Thursday, 28 April 2011

He shoots, they score

If you're looking for an alternative to the royal nuptials, Sergei Eisenstein's Battleship Potemkin is rereleased tomorrow in what looks like a beautiful restoration. Films as various as Brazil and The Untouchables have paid tribute to the famous scene on the Odessa Steps and it continues to be relevant. Though Eisenstein is said to have felt his film should be rescored every decade, this new print revives the first, 1926, soundtrack.

Before their fantastic ballet The Most Incredible Thing, orchestrated by Sven Helbig, Pet Shop Boys Neil Tennant and Chris Lowe created their own score for Potemkin. Premiered on a drizzly evening in Trafalgar Square seven years ago, the British pop duo were keen to play up the location's importance as a site of protest.

Tennant wrote a little piece a few years later to accompany a free Guardian DVD release of Battleship Potemkin. In it he explained how to cue up their soundtrack to the film: 'You have to pause the CD during the second scene. It goes on for nine minutes and we thought our music was a little repetitive and edited it. But if you start the film again on the track/scene Drama in the Harbour, the film and CD will sync right up to the end.'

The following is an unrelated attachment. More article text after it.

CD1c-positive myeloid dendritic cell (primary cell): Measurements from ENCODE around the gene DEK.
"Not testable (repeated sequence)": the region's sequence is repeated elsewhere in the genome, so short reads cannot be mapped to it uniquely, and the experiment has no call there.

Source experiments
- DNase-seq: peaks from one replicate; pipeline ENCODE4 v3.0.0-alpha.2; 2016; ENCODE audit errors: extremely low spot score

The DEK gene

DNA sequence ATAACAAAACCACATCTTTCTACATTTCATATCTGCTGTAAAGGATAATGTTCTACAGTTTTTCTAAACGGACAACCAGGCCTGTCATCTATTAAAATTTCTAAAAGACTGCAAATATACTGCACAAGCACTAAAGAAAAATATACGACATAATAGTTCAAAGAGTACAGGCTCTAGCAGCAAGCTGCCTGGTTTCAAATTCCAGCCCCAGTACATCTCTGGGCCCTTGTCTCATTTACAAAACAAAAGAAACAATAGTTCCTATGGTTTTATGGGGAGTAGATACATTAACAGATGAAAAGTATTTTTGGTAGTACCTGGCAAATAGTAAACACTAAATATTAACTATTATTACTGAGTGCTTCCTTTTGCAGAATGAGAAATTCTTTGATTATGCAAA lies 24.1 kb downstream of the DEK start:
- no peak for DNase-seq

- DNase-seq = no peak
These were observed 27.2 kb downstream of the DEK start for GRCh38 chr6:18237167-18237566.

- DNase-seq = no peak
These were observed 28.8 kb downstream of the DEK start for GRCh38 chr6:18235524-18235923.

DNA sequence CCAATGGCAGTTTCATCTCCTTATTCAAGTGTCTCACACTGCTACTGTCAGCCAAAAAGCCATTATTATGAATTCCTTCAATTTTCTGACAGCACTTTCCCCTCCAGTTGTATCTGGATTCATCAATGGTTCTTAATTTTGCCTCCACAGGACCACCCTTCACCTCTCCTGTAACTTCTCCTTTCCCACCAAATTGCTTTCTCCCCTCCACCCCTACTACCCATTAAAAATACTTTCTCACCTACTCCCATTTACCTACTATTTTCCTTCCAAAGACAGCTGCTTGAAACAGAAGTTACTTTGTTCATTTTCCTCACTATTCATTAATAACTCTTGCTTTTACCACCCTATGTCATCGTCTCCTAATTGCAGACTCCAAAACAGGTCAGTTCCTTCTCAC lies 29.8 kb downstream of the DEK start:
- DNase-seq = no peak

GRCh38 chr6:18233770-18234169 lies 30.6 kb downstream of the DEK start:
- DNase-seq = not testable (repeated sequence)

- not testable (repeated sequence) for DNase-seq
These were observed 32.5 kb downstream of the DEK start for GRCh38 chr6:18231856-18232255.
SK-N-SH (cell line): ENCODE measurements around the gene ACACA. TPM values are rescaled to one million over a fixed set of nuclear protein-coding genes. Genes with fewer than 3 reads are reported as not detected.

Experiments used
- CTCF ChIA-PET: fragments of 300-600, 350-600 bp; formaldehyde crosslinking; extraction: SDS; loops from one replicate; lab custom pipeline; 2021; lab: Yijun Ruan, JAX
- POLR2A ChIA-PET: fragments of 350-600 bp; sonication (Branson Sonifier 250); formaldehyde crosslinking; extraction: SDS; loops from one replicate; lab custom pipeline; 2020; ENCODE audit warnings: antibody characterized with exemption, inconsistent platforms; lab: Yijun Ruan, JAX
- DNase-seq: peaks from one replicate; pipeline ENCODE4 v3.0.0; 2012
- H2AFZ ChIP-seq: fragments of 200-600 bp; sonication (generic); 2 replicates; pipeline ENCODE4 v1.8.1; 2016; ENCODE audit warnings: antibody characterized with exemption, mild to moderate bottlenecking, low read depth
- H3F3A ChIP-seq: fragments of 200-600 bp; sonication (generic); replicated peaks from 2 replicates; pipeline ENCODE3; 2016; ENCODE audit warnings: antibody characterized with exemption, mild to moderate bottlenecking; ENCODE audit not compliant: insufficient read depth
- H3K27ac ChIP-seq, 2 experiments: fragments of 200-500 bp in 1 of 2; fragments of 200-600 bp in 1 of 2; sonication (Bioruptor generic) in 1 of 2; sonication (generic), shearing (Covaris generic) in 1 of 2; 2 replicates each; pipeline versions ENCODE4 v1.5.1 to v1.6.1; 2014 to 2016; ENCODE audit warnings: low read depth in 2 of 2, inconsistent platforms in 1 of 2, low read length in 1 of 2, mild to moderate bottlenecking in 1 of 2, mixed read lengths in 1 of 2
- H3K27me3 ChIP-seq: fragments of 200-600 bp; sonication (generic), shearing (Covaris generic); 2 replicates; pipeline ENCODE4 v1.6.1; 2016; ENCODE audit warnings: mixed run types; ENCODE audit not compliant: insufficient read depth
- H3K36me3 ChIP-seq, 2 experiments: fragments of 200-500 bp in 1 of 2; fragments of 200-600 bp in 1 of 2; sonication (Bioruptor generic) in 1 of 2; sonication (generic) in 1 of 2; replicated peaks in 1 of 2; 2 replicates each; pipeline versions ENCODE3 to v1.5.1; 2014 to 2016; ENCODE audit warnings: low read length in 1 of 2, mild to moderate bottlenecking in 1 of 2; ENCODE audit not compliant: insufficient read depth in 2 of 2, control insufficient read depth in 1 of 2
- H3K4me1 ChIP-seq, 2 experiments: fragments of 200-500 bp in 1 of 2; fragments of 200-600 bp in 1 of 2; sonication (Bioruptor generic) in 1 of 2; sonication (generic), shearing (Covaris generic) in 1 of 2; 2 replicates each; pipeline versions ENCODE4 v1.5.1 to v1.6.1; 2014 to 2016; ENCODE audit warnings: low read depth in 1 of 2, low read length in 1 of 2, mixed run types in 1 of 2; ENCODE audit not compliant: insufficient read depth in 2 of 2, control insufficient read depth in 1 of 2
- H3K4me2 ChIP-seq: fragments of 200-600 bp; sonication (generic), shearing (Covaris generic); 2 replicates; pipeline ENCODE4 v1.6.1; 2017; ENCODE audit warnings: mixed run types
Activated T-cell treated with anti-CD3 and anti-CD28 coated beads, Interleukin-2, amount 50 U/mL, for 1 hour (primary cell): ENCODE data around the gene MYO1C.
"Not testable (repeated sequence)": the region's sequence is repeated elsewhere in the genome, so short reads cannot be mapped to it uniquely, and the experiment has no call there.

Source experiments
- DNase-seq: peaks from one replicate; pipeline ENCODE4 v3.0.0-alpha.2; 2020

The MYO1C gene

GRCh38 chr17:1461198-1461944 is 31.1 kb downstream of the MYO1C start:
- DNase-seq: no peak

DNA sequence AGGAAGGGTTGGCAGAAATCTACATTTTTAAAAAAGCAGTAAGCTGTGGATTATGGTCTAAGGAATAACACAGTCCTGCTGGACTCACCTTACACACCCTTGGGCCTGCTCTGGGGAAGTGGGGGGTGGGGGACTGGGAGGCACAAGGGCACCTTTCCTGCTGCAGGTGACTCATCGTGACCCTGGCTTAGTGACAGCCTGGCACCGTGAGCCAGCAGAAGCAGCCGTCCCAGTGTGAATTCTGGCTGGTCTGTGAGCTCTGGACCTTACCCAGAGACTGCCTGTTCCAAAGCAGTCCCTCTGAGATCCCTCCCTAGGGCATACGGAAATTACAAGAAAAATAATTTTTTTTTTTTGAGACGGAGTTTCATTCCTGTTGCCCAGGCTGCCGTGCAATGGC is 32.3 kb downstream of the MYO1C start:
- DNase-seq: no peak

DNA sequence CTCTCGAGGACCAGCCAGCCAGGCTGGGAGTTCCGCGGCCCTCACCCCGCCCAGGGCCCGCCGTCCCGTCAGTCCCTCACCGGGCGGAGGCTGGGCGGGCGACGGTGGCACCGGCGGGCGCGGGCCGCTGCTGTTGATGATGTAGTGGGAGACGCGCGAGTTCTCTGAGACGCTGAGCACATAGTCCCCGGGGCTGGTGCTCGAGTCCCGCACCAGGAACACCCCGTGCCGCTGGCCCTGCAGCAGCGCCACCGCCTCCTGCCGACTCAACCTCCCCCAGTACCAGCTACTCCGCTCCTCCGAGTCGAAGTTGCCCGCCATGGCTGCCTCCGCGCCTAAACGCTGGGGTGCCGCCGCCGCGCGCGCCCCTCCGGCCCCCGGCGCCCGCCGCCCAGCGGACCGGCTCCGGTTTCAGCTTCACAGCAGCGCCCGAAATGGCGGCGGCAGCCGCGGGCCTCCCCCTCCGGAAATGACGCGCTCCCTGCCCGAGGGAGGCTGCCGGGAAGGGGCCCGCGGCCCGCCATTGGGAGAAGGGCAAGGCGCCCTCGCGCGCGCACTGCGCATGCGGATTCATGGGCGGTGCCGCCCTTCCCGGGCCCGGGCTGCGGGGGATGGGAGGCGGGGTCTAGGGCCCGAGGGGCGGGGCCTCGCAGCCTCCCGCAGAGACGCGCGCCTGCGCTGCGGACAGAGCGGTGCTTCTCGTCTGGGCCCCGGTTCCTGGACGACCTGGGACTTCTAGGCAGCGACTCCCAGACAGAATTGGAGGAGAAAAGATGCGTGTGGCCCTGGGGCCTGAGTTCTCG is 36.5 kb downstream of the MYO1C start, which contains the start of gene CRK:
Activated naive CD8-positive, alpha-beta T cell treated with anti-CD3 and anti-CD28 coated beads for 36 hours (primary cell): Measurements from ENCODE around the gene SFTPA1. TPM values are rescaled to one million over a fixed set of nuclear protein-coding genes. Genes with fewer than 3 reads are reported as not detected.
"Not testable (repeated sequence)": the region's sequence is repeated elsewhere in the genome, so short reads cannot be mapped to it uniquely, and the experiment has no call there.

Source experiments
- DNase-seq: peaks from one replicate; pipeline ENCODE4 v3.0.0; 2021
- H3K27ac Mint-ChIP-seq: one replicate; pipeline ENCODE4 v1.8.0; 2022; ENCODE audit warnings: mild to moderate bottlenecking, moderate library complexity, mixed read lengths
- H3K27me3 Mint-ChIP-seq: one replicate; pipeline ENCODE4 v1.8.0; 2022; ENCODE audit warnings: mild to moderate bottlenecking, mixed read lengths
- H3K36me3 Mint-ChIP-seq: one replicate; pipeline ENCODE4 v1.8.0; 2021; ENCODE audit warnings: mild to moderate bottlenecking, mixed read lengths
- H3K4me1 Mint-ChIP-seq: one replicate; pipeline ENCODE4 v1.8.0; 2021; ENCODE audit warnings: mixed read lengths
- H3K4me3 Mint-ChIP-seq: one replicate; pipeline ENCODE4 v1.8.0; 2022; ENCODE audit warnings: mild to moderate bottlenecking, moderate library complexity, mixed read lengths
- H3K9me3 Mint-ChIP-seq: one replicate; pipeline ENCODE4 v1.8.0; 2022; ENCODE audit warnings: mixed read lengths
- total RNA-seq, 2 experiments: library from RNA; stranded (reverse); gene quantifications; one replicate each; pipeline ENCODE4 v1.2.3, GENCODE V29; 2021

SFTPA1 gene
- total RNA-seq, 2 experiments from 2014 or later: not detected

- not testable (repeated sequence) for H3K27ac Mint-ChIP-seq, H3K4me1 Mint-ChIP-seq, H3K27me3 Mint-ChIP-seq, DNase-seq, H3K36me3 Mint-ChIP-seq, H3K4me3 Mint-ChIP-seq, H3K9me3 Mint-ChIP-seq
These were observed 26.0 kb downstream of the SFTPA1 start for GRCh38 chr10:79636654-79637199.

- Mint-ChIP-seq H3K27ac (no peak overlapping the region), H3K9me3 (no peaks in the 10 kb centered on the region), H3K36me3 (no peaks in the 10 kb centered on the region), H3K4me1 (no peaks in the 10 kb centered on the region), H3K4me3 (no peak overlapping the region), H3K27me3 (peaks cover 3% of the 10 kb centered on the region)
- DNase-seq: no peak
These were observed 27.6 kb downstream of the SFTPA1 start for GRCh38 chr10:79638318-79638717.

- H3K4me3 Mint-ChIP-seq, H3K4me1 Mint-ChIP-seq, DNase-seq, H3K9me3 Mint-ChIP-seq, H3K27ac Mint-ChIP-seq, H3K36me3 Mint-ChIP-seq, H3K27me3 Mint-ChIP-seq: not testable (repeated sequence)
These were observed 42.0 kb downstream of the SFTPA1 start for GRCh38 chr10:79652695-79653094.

Wednesday, 27 April 2011

Roo shoot

The 17th London Australian Film Festival opens at the Barbican in a week's time and one of the highlights amid the week-long programme must be a rare screening of Wake in Fright in the Dark Side of Down Under strand. Notorious for its inclusion of a violent kangaroo hunt, Ted Kotchefff's 1971 movie was long thought lost until a negative was saved from a bin in Pittsburgh marked 'for destruction' a few years ago.